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Title: Attitudes of U.S. Wind Turbine Neighbors: Analysis of a Nationwide Survey

Abstract

Experts predict continuing deployment of wind turbines in the United States, which will create more interactions between turbines and surrounding communities. Policymakers can benefit from analyses of existing wind projects that enable them to better understand likely effects on residents around proposed projects. Our analysis of a randomly drawn, representative national survey of 1705 existing U.S. wind project neighbors provides previously unavailable detail about factors influencing the attitudes of these neighbors toward their local wind projects. Overall, we find positive-leaning attitudes, which improve over time as individuals self-select into communities near existing wind projects. Hearing wind turbines leads to less-positive attitudes, although living very near to turbines does not, nor does seeing wind turbines. In fact, our findings suggest complex relationships among nearby residents' attitudes, their perceptions about the particular fit of turbines within their landscape and community, and their perceptions of wind project impacts on property values. These findings - along with the positive correlation between perceived planning-process fairness and attitude - suggest areas of focus for wind project development that may influence social outcomes and acceptance of wind energy. The concluding discussion provides a number of policy and future research recommendations based on the research.

Authors:
; ; ; ; ; ; ; ; ;
Publication Date:
Research Org.:
Lawrence Berkeley National Lab. (LBNL), Berkeley, CA (United States); National Renewable Energy Lab. (NREL), Golden, CO (United States)
Sponsoring Org.:
USDOE Office of Energy Efficiency and Renewable Energy (EERE), Renewable Power Office. Wind Energy Technologies Office
OSTI Identifier:
1561349
Alternate Identifier(s):
OSTI ID: 1564079; OSTI ID: 1571389
Report Number(s):
NREL/JA-5000-74815
Journal ID: ISSN 0301-4215; S0301421519305683; 110981; PII: S0301421519305683
Grant/Contract Number:  
AC02-05CH11231; AC36-08GO28308
Resource Type:
Published Article
Journal Name:
Energy Policy
Additional Journal Information:
Journal Name: Energy Policy Journal Volume: 134 Journal Issue: C; Journal ID: ISSN 0301-4215
Publisher:
Elsevier
Country of Publication:
United Kingdom
Language:
English
Subject:
17 WIND ENERGY; Wind power; Social acceptance; Cross-sectional survey; Tiebout sorting; Attitudes; 29 ENERGY PLANNING, POLICY, AND ECONOMY; wind power; social acceptance; cross-sectional survey; attitudes

Citation Formats

Hoen, Ben, Firestone, Jeremy, Rand, Joseph, Elliot, Debi, Hübner, Gundula, Pohl, Johannes, Wiser, Ryan, Lantz, Eric, Haac, T. Ryan, and Kaliski, Ken. Attitudes of U.S. Wind Turbine Neighbors: Analysis of a Nationwide Survey. United Kingdom: N. p., 2019. Web. doi:10.1016/j.enpol.2019.110981.
Hoen, Ben, Firestone, Jeremy, Rand, Joseph, Elliot, Debi, Hübner, Gundula, Pohl, Johannes, Wiser, Ryan, Lantz, Eric, Haac, T. Ryan, & Kaliski, Ken. Attitudes of U.S. Wind Turbine Neighbors: Analysis of a Nationwide Survey. United Kingdom. doi:10.1016/j.enpol.2019.110981.
Hoen, Ben, Firestone, Jeremy, Rand, Joseph, Elliot, Debi, Hübner, Gundula, Pohl, Johannes, Wiser, Ryan, Lantz, Eric, Haac, T. Ryan, and Kaliski, Ken. Fri . "Attitudes of U.S. Wind Turbine Neighbors: Analysis of a Nationwide Survey". United Kingdom. doi:10.1016/j.enpol.2019.110981.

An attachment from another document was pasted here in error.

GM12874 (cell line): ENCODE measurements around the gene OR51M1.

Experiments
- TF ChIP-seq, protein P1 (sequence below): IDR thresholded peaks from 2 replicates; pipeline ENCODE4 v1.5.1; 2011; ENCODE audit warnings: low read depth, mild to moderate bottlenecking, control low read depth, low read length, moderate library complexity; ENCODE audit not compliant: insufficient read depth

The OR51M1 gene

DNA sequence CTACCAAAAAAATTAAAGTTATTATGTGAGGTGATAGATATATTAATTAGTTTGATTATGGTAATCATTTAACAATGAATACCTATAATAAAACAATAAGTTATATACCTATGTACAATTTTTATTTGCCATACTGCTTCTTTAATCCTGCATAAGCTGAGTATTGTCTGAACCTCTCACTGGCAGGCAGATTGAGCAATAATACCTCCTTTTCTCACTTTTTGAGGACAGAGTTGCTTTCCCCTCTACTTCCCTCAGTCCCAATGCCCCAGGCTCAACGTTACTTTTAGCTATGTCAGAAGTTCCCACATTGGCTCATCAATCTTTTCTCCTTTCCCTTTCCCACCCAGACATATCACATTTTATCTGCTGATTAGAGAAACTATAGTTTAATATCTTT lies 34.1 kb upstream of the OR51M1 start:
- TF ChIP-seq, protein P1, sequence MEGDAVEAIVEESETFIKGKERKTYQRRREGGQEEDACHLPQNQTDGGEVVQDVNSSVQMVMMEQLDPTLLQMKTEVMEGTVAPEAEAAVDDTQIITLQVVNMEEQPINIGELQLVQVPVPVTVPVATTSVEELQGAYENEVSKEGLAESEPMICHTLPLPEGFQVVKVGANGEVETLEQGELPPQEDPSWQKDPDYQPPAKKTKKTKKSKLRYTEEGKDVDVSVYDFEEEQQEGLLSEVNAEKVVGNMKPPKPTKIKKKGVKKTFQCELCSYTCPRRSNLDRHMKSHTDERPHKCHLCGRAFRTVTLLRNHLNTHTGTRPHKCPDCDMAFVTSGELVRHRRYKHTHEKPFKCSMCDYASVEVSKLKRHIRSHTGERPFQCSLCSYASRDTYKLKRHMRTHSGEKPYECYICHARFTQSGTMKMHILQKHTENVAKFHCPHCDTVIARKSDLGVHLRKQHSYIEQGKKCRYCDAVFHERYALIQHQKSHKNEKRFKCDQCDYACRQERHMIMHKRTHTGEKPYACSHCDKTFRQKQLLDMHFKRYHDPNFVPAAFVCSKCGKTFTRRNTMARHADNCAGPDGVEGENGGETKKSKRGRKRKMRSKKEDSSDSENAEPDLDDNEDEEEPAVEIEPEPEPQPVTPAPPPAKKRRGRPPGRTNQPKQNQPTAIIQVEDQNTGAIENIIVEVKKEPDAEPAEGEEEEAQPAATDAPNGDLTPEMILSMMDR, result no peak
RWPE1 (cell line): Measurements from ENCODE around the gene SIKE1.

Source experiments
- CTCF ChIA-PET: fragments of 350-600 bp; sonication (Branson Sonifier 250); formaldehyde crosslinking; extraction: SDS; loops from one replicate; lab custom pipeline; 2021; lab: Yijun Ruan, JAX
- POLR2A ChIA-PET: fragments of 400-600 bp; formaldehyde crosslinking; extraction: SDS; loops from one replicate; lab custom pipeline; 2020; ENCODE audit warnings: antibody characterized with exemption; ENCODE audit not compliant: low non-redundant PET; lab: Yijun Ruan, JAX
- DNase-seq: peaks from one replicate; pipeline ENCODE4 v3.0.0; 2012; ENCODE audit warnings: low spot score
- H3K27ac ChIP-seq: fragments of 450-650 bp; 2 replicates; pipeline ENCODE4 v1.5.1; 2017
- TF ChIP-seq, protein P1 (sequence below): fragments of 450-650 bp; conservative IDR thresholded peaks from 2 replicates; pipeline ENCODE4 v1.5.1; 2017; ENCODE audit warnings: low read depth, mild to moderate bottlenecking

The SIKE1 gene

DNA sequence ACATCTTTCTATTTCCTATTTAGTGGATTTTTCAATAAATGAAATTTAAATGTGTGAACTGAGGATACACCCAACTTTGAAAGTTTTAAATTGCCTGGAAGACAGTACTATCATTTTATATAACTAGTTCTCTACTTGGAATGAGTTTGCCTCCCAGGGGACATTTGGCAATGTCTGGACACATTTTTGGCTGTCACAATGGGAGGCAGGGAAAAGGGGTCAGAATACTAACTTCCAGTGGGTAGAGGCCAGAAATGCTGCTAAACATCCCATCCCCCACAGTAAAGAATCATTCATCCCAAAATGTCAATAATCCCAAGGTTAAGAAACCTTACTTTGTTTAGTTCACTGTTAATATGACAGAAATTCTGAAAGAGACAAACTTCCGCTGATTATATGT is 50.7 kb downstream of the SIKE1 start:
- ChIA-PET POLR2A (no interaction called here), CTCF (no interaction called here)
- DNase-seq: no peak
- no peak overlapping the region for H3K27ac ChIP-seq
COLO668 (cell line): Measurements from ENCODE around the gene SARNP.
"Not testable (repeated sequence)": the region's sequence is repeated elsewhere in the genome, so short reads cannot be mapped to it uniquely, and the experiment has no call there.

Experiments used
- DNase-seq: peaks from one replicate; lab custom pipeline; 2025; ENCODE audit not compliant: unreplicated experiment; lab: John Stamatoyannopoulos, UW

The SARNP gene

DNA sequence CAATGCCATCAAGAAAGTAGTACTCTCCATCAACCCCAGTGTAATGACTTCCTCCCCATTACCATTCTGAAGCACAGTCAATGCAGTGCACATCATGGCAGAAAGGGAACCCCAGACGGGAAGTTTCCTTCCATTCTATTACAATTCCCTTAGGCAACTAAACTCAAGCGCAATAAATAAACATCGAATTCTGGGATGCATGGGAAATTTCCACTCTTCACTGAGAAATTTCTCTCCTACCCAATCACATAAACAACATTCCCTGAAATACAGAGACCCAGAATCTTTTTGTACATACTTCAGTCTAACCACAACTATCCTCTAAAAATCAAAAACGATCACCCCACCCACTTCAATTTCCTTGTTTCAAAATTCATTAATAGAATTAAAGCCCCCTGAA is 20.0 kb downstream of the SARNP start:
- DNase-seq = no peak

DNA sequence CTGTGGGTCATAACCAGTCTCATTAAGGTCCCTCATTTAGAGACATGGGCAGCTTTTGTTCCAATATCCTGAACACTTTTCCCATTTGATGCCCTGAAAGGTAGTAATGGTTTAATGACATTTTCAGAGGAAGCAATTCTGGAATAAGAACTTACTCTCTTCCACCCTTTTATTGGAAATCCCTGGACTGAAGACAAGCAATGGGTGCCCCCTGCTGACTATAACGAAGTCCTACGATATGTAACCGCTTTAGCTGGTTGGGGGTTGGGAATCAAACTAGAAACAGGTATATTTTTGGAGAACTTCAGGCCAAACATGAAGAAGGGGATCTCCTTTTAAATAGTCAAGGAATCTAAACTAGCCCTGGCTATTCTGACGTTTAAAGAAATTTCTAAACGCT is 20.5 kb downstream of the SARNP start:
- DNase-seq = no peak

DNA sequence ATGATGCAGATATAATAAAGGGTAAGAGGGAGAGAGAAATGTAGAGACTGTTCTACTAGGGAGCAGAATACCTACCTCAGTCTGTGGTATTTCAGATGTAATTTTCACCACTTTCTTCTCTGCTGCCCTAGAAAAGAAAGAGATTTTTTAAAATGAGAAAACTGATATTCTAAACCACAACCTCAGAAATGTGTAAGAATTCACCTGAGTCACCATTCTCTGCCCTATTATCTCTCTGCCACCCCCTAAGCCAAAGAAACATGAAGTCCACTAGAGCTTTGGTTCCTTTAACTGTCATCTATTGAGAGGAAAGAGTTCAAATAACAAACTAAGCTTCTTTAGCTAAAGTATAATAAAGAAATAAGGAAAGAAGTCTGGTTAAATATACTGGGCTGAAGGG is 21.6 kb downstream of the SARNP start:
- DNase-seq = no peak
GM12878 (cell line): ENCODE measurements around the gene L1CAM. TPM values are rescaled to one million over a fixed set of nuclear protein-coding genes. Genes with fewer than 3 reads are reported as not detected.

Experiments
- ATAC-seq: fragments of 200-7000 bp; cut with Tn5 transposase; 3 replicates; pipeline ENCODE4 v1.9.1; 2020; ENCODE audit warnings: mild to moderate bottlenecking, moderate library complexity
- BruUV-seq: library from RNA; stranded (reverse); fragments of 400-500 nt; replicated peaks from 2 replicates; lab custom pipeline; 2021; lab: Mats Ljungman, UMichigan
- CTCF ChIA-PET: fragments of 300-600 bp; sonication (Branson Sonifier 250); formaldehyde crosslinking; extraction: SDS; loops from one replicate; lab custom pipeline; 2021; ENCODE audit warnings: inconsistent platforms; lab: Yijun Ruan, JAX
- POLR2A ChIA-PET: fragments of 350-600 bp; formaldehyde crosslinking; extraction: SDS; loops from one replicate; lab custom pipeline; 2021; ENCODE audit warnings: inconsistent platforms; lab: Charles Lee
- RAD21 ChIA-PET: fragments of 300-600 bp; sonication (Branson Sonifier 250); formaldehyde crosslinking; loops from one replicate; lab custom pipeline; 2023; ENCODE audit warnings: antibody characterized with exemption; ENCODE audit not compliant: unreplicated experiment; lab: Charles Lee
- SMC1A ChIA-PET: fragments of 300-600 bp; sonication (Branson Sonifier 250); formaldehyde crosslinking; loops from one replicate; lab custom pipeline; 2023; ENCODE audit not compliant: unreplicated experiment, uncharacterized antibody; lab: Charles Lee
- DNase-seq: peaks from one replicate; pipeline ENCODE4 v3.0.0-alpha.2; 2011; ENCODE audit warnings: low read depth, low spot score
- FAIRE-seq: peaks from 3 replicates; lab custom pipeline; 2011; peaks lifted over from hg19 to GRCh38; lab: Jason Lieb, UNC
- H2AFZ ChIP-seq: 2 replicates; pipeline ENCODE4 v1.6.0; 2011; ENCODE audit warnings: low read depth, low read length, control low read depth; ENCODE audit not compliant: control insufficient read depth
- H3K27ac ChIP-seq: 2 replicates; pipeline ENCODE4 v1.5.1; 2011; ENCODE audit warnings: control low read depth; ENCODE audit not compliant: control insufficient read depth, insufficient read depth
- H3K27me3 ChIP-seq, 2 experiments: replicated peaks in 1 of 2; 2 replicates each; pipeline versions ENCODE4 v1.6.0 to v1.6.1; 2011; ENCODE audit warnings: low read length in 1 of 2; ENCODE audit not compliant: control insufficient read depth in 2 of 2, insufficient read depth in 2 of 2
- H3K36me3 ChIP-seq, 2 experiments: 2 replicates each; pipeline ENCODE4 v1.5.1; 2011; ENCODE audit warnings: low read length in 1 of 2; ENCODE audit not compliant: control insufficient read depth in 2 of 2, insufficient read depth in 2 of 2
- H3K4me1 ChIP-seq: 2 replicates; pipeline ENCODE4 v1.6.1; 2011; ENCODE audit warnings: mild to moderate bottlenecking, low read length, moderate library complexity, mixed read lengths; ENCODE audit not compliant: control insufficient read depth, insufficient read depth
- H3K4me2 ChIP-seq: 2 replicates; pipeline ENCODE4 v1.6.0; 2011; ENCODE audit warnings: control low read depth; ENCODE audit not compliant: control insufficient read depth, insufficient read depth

@article{osti_1561349,
title = {Attitudes of U.S. Wind Turbine Neighbors: Analysis of a Nationwide Survey},
author = {Hoen, Ben and Firestone, Jeremy and Rand, Joseph and Elliot, Debi and Hübner, Gundula and Pohl, Johannes and Wiser, Ryan and Lantz, Eric and Haac, T. Ryan and Kaliski, Ken},
abstractNote = {Experts predict continuing deployment of wind turbines in the United States, which will create more interactions between turbines and surrounding communities. Policymakers can benefit from analyses of existing wind projects that enable them to better understand likely effects on residents around proposed projects. Our analysis of a randomly drawn, representative national survey of 1705 existing U.S. wind project neighbors provides previously unavailable detail about factors influencing the attitudes of these neighbors toward their local wind projects. Overall, we find positive-leaning attitudes, which improve over time as individuals self-select into communities near existing wind projects. Hearing wind turbines leads to less-positive attitudes, although living very near to turbines does not, nor does seeing wind turbines. In fact, our findings suggest complex relationships among nearby residents' attitudes, their perceptions about the particular fit of turbines within their landscape and community, and their perceptions of wind project impacts on property values. These findings - along with the positive correlation between perceived planning-process fairness and attitude - suggest areas of focus for wind project development that may influence social outcomes and acceptance of wind energy. The concluding discussion provides a number of policy and future research recommendations based on the research.},
doi = {10.1016/j.enpol.2019.110981},
journal = {Energy Policy},
number = C,
volume = 134,
place = {United Kingdom},
year = {2019},
month = {11}
}

Journal Article:
Free Publicly Available Full Text
Publisher's Version of Record
DOI: 10.1016/j.enpol.2019.110981

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Cited by: 1 work
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Works referencing / citing this record:

A continuously updated, geospatially rectified database of utility-scale wind turbines in the United States
journal, January 2020

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